Netscape Favoring Navigators?
If you look at the home page or any of the section pages, you'll find them dominated by stories from their new paid Navigators. Is this by chance or design?
I'll bet it's the latter.
How Jason Calacanis took advantage of the users of Netscape (and is still doing so)
Here's the way I see this playing out:
-In a couple days, Jason will very publicly announce the new "Navigators." It will get a ton of press about how so-and-so switched from Digg to Netscape.
-Jason will tell current Netscape members to "keep submitting" great stories as the may add more folks in the future, and we'll be at the "top of the list." Some current Digg users will begin submitting on Netscape too in the hopes that they too will be hired.
-Other users, attracted by the idea of making an extra $1,000/month, will start competing for the spots. It will become highly competitive, and you and I will be left in the dust. If we do try to compete, it will be much harder to find stories that have not already been submitted. We will have to spend much more time and energy finding stuff.
-Six months will come and go, and no new Navigator positions will be announced. If inquired about, Jason will say at this time it doesn't make sense to add more Navigators for whatever reason, but they'll keep an eye on it. His goal of getting people to compete for future positions has been realized. He's getting people to submit a ton of stuff for free because they are hoping that someday, they'll be hired. At this point he doesn't need to pay anyone anymore. He'll use some excuse he's probably already thought of. Even when no new positions materialize, these new competitors will keep at it because they are just competitive like that. They want to be top.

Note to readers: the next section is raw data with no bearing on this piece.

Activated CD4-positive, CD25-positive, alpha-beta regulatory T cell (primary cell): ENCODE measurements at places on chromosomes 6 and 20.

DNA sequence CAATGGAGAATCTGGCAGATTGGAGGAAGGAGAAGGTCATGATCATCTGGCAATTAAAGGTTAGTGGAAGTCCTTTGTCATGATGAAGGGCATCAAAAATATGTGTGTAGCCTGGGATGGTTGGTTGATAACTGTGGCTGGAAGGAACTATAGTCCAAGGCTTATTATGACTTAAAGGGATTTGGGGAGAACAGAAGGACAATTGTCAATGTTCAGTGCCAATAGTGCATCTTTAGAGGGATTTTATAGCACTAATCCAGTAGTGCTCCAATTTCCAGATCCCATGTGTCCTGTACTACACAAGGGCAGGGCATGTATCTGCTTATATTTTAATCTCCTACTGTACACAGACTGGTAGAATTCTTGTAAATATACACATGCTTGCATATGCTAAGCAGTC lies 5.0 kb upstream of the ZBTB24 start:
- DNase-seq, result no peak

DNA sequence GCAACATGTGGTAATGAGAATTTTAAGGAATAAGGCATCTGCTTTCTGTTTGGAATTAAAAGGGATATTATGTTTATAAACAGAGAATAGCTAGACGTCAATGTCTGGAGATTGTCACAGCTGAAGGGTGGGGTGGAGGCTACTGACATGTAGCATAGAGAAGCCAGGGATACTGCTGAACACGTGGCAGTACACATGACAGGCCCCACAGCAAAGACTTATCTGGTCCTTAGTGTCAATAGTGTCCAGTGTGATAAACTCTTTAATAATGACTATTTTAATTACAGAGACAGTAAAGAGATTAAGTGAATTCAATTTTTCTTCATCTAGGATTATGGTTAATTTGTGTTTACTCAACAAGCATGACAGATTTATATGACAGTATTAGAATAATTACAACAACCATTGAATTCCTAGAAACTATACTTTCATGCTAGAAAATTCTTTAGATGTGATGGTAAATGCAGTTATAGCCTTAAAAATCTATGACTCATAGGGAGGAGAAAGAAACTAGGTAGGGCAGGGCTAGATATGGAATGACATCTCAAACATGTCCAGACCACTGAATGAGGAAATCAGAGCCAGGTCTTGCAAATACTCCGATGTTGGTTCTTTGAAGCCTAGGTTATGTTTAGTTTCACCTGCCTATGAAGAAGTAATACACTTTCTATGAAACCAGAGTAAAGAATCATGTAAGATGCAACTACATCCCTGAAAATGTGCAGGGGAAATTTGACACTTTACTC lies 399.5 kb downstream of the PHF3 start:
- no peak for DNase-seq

-The success of Netscape however will not really depend so much on how many people are submitting stories, but how many are actually voting on them. It will take a long time for the average web user to be educated as to how important it is to vote on stories they like. Thousands of users, not understanding the concept, will leave Netscape. Ratings will plunge, and the critics will jump on that. If it can weather the storm, it will eventually begin to attract a new audience back, but that will take months if not years.
-In the end it all depends on how AOL does in their switchover to free services and how much patience they have. AOL will need ad revenue FAST to make up for the loss of subscriber revenue. If Netscape is losing too much ad revenue due to a drop in numbers, AOL may have to do something different. What? I don't know as they are kind of out of strategies. Also, someone else (Yahoo?) will buy Digg and it will put even more pressure on Netscape. Budgets will be cut, and even if Jason wanted to, he may not be able to pay users going forward (I doubt he will).
Personally, I think this is a master plan by Jason. He's very smart and very shrewd. He is hated among a lot of Silicon Valley, and not all of that hate is unjustified. I am sure he has thought out everything I lined out here. He knows this paying users thing is little more that a publicity stunt, but he needs to make this Netscape work. He has eyes on being put in charge of AOL itself someday.
As for me? I'll probably continue to submit an occasional story or two, but I don't have the time to compete for a position. I would rather devote that energy to my own blog and other projects. It's a shame really. No one was unhappy in the least until Jason announced he was going to pay people. I probably would have continued happily submitting stories. I never aimed to become a top user. It just happened.